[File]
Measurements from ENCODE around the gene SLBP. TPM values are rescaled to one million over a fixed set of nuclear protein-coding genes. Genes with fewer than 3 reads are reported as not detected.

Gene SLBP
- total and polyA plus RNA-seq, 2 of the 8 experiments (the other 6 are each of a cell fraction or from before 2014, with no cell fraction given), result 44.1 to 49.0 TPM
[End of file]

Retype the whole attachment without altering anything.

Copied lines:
Measurements from ENCODE around the gene SLBP. TPM values are rescaled to one million over a fixed set of nuclear protein-coding genes. Genes with fewer than 3 reads are reported as not detected.

Gene SLBP
- total and polyA plus RNA-seq, 2 of the 8 experiments (the other 6 are each of a cell fraction or from before 2014, with no cell fraction given), result 44.1 to 49.0 TPM